When President Obama shocked the world that the U.S. would normalize diplomatic relations with Cuba on December 17, 2014, I was in Havana with Grammy-award winning pianist Arturo O’Farrill making an album, Cuba: The Conversation Continues. Remarkably, the night before the announcement, Arturo and the Afro Latin Jazz Orchestra performed at the U.S. chief of mission’s residence in Havana. That we were in Cuba during this historic time was a coincidence. But our music-making trip was also symbolic. Musicians have been at the vanguard of normalizing relations between these estranged countries for years.
Red, White, and Blues
The U.S. fought the Cold War, in part, with hot jazz. “We are in competition with [the Soviets] for the opinion of the free world,” stated one U.S. Information Agency document from the period. Wanting to repair America’s image after the Bay of Pigs fiasco, President Kennedy assertively used cultural diplomacy, increasing the number of international tours of American musicians. He believed that these tours could serve as foreign policy instruments that would win the “hearts and minds” of audiences in other countries.
For example, jazz drummer Cozy Cole and his band were dispatched to perform in several African countries in October 1962, around the same time as the Cuban missile crisis. The hope was that his band would portray the U.S. as a beacon of prosperity and modernity. They won over the locals in Marrakech who “tried to hoist…Cole to their shoulders and parade him around.” Over time, the U.S. State Department sent jazz musicians like Louis Armstrong and Dizzy Gillespie as cultural ambassadors to perform around the world, represent America, and win public favor.
Because of the embargo, the U.S. government couldn’t openly sponsor tours to Cuba, so it used covert programs instead. For example, USAID sent a contractor to Cuba to convince a famous rapper to foment unrest and create “youth networks for social change” in 2009. But Cuban officials detained the contractor and censored the rapper’s music (after releasing him from jail).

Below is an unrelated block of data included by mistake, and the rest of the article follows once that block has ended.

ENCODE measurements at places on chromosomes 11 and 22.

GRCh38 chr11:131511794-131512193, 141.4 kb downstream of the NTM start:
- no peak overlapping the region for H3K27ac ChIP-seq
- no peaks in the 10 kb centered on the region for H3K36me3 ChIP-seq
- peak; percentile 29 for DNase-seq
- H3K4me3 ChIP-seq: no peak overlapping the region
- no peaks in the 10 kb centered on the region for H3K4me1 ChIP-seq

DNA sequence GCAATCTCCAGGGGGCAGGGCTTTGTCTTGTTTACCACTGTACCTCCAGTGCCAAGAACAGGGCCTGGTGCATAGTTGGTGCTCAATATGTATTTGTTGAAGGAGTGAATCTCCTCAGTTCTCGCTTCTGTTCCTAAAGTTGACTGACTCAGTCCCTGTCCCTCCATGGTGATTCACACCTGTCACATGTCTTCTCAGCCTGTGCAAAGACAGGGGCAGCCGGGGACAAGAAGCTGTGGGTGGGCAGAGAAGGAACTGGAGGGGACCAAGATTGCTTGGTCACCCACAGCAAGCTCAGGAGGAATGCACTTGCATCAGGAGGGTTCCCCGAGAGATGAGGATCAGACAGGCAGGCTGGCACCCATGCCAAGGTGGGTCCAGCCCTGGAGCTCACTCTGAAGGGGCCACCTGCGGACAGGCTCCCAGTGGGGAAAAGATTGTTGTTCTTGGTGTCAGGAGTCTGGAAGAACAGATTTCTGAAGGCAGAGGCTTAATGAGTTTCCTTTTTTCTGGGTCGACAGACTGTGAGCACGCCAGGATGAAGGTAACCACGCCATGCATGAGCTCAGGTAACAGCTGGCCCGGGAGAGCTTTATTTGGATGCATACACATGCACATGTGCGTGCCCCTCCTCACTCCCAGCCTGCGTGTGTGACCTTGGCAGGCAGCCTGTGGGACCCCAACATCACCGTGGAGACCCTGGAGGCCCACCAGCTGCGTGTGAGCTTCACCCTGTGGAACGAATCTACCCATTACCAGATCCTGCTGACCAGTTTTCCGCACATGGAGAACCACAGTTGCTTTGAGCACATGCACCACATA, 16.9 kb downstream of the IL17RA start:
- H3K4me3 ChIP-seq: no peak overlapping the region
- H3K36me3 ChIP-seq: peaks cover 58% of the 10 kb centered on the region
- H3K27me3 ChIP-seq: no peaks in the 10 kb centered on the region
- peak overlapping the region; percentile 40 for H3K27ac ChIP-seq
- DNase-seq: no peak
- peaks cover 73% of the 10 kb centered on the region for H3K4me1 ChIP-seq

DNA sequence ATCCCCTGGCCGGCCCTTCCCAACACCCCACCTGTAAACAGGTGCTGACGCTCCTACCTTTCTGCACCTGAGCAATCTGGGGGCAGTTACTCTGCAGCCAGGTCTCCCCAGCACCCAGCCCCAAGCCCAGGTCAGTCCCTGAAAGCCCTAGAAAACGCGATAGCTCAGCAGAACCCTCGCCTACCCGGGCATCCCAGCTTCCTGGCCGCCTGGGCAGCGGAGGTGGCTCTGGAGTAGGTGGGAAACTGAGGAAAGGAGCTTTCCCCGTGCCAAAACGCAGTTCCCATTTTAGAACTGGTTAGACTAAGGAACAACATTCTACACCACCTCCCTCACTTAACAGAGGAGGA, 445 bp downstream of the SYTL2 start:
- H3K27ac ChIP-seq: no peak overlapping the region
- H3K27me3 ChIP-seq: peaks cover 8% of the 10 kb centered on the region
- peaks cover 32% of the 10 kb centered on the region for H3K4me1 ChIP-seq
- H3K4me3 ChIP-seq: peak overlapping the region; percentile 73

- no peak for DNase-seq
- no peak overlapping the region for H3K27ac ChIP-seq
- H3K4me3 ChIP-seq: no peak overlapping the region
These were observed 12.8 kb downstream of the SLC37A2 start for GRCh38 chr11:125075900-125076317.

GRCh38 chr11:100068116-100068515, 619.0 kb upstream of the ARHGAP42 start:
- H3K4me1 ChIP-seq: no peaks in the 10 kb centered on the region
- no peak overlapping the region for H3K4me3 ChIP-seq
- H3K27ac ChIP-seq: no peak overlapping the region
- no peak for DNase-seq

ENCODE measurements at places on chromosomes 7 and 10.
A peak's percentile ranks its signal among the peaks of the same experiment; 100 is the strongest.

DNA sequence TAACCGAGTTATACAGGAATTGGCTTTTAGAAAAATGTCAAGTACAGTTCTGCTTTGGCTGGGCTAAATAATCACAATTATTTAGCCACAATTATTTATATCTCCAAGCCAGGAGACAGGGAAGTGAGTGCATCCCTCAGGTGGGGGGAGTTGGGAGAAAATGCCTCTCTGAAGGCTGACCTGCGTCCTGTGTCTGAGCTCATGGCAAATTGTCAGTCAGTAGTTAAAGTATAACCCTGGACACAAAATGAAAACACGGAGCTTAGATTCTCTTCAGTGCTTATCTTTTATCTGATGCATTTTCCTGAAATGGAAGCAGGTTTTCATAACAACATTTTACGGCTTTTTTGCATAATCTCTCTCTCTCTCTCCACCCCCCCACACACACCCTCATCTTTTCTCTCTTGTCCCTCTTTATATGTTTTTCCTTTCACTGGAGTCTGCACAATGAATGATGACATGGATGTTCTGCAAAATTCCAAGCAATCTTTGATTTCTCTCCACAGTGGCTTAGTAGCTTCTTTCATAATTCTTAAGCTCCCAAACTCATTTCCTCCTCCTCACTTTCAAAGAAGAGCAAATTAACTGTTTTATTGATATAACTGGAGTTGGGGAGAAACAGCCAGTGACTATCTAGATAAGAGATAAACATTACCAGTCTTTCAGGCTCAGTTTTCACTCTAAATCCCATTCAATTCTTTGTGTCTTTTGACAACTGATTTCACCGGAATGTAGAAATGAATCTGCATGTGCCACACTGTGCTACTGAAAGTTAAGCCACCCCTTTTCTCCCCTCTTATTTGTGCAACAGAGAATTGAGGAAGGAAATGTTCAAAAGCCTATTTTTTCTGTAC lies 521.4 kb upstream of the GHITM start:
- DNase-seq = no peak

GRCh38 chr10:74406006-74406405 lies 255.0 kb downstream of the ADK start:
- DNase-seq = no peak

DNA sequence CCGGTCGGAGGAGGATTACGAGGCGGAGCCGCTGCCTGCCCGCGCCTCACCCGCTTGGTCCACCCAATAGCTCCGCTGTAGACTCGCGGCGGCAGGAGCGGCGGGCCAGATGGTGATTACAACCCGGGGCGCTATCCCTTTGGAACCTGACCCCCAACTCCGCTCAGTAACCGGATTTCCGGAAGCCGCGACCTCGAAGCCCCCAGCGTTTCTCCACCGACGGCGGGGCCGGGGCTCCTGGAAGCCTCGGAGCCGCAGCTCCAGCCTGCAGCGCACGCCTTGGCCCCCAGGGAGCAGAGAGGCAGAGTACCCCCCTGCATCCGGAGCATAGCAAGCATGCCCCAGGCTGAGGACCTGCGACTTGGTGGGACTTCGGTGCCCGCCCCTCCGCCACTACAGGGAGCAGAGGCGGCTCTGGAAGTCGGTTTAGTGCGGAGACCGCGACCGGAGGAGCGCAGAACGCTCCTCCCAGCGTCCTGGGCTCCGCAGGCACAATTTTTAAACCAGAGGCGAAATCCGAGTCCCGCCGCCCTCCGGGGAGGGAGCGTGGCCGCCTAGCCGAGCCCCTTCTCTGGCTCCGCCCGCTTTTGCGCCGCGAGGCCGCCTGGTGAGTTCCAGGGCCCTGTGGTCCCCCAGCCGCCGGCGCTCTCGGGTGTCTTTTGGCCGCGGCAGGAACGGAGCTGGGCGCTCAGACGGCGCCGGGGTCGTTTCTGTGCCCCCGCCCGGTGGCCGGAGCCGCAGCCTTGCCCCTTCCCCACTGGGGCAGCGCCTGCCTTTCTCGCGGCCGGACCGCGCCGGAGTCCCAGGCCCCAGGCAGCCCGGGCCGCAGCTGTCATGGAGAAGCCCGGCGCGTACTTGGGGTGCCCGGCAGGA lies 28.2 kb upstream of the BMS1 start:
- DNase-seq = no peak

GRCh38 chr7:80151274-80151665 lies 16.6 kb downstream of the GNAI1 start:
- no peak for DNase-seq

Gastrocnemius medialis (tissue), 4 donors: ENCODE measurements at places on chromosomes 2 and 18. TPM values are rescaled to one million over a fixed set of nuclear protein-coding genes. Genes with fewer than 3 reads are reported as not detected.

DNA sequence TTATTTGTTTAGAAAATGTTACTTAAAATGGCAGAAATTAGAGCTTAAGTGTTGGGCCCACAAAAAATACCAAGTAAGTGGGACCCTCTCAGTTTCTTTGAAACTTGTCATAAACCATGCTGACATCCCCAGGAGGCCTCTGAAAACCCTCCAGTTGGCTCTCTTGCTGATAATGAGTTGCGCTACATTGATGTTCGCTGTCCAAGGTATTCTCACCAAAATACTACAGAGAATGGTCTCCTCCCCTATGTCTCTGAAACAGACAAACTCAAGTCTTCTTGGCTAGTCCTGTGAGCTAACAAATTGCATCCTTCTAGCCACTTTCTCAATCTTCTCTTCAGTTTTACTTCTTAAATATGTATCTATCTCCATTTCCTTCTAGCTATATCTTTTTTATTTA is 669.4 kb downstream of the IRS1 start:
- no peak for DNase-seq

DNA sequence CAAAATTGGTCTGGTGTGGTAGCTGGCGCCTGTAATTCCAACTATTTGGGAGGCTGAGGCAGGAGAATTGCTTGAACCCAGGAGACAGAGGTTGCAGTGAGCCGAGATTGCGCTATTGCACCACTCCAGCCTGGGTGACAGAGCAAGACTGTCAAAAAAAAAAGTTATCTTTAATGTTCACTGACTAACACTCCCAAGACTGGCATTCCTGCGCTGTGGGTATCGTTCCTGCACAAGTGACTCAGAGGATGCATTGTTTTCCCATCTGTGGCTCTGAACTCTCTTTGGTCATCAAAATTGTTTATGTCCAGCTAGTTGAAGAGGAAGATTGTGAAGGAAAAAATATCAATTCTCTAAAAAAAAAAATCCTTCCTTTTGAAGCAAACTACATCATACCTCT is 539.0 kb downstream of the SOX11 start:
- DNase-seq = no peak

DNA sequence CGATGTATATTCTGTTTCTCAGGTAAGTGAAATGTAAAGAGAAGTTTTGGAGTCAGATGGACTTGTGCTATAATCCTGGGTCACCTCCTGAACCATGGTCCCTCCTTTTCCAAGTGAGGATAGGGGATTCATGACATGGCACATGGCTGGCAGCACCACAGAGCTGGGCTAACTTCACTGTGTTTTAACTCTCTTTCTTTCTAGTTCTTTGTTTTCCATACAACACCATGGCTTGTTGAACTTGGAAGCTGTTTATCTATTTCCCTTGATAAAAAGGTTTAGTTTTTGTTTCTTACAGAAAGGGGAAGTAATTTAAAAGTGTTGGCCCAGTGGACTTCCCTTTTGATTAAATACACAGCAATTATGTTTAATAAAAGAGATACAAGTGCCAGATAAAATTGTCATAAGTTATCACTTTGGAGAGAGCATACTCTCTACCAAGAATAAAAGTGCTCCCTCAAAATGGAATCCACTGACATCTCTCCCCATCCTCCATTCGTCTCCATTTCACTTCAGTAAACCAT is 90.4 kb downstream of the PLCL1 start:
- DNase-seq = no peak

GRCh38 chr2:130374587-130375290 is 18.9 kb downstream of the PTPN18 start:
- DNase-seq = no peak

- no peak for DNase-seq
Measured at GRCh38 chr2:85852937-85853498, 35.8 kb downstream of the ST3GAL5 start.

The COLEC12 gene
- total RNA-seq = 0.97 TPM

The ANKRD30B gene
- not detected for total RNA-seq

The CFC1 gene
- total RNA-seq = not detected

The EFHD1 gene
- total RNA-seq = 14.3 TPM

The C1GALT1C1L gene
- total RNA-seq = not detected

In spite of the embargo, U.S. and Cuban musicians and individuals have found ways to travel to each other’s country. When travel restrictions lapsed under President Carter, Bruce Lundvall of CBS organized a concert in Havana that featured Billy Joel and Weather Report, who performed for an audience that included Cuban government officials in 1979. Lundvall also brought the Cuban band Irakere to New York for a surprise performance in 1978, and they later won a Grammy. Perhaps the best known example was in 1998 when the Buena Vista Social Club performed at Carnegie Hall, playing songs from their album which sold over five million copies and won a Grammy.
Musicians haven’t shied away from politics during their trips. Cuban singer Carlos Varela visited Washington DC to lobby legislators and White House officials to normalize diplomatic relations in 2009. “Music is not going to move governments,” he explained, “But it might move people. And people can move governments.” Arturo O’Farrill has been traveling to Cuba for over a decade and urges Americans to “Call you Congressman. Tell them to lift the embargo. It hasn’t worked during the last 50 years. We need a different approach…It’s time the politicians catch up with the musicians.”
Trading With the Enemy